Familial Hypercholesterolemia (FH) is a group of genetic disorders that result in severe elevations of blood cholesterol levels. Despite being of one the most common serious genetic disorders, few people know about FH unless their life was affected in some way. The prevalence of FH is 1 in 300 to 500 in many populations, and there are over 620,000 FH patients currently living in the United States. Many of these people are unaware that their risk of premature coronary heart disease is elevated about 20-fold in patients that have not been treated.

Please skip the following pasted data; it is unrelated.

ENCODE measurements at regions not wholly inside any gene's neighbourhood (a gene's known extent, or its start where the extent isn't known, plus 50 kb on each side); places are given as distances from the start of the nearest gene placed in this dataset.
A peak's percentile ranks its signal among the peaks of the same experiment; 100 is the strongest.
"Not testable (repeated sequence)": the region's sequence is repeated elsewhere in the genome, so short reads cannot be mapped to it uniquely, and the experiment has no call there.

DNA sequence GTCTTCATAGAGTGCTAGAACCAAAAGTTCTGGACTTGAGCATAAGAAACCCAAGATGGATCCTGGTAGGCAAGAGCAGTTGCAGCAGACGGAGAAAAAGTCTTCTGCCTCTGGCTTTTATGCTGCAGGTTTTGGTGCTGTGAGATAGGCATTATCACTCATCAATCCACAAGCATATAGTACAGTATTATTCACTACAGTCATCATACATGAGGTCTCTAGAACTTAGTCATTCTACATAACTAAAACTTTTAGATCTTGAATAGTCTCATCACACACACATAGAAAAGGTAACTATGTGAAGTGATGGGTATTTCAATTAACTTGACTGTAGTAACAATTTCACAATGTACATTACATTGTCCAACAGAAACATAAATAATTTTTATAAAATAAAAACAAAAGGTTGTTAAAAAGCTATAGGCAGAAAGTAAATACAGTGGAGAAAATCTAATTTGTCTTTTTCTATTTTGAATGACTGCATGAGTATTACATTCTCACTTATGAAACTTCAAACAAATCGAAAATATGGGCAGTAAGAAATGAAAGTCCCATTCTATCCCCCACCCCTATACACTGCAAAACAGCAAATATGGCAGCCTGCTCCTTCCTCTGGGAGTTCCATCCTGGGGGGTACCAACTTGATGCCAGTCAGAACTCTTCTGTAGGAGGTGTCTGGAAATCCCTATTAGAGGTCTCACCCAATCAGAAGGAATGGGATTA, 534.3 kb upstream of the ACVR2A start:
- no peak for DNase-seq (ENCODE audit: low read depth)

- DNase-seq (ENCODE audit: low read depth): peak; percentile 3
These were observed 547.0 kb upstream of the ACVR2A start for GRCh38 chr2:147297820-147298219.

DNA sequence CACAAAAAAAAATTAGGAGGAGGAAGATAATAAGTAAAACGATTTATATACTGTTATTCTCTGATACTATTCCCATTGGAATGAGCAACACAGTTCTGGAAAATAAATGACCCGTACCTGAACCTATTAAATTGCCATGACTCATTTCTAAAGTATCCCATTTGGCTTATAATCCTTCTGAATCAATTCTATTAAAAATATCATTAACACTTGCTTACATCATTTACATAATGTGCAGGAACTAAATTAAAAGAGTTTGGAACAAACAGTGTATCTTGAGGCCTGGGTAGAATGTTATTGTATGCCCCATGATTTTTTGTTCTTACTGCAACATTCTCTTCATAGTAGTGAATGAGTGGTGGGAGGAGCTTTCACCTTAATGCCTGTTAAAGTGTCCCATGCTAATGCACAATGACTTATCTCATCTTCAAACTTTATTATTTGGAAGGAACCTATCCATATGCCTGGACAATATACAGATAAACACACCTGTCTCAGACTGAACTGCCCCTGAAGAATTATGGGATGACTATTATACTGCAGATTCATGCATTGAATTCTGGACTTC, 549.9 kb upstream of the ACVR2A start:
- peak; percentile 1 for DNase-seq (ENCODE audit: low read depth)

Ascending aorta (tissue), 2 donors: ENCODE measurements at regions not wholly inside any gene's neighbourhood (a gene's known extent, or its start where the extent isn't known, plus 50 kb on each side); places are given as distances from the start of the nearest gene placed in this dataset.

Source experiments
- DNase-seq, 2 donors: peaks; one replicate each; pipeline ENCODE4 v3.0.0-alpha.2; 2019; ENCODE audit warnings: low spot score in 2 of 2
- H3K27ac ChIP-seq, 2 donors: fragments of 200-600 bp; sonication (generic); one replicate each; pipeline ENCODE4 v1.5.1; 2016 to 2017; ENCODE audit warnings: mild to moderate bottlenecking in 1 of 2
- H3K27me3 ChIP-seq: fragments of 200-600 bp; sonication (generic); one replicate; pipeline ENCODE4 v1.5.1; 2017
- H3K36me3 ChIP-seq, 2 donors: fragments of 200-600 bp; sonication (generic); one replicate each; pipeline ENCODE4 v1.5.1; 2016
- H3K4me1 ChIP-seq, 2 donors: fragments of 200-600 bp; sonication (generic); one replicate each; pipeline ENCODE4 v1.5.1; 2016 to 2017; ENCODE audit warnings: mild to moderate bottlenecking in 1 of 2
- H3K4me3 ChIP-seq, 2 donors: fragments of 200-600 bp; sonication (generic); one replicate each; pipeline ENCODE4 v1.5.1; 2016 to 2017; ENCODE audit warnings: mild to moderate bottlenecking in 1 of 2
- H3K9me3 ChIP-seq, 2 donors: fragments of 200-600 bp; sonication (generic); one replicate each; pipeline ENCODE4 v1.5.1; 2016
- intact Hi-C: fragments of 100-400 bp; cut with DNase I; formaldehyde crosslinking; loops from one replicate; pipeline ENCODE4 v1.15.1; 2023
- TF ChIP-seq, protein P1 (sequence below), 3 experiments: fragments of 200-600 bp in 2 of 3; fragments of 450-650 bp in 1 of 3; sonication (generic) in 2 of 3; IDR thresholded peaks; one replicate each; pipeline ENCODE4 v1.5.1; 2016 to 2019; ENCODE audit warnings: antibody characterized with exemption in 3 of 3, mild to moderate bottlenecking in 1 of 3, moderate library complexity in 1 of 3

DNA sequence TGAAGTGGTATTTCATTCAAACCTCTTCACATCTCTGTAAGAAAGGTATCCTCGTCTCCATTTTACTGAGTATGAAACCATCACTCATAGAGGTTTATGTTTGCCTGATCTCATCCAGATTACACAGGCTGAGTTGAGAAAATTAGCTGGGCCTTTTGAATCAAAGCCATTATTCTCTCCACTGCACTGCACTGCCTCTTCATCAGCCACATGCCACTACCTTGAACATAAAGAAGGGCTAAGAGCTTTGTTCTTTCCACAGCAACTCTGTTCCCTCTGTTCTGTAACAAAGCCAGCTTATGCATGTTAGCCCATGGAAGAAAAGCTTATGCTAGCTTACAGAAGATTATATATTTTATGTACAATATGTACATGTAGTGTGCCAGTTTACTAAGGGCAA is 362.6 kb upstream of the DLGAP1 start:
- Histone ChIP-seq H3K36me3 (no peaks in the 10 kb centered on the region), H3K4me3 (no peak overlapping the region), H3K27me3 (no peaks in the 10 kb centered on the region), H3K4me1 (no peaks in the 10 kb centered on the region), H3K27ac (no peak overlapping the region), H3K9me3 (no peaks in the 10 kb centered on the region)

There are two different types of FH patients. The most serious type is called the Homozygous form. This means that the genetic defect was inherited from both parents. Homozygous FH type occurs in 1 out of every 1,000,000 individuals and is associated with the rapid and premature development of coronary heart disease in childhood or adolescence. Many of these patients never live to see their second or third decade of life. The heterozygous form of FH means that that the genetic defect was inherited from one parent and is much more common. In certain populations such as French Canadians, the prevalence may be as high as 1 in 100 individuals. Total cholesterol levels in the heterozygous form of FH are usually in the range of 350-550 mg/dl and from 650-100 mg/dl in the homozygous form. In addition, a LDL cholesterol level greater than or equal to 250 mg/dl in a person 30 years or more, greater than or equal to 220 mg/dl in a person 20 to 29, and greater than or equal to 190 mg/dl in a person under age 20 should prompt a doctor to strongly consider the diagnosis of FH and obtain a detailed family history. Cholesterol screening should be considered beginning at age 2 for children with a family history of premature cardiovascular disease or elevated cholesterol and current guidelines recommend that all individuals be screened by age 20. FH is a treatable disease. In addition to diet and lifestyle modification, medications are an absolutely essential tool in management. Some patients may require LDL apheresis, which is a method of removing the bad cholesterol from the blood like dialysis. Some patients with the homozygous form have required liver transplantation to treat the disease. FH is under diagnosed and undertreated and the consequences of this failure can be devastating. I personally feel that it is mandatory for all patients who have a family history of FH or premature(early) cardiovascular events or death to have Advanced Lipoprotein Testing to ascertain one's real risk of a CV event. Then we can use the lipoproteins as a guide to make a treatment plan and follow the effects of treatment more effectively than standard cholesterol testing.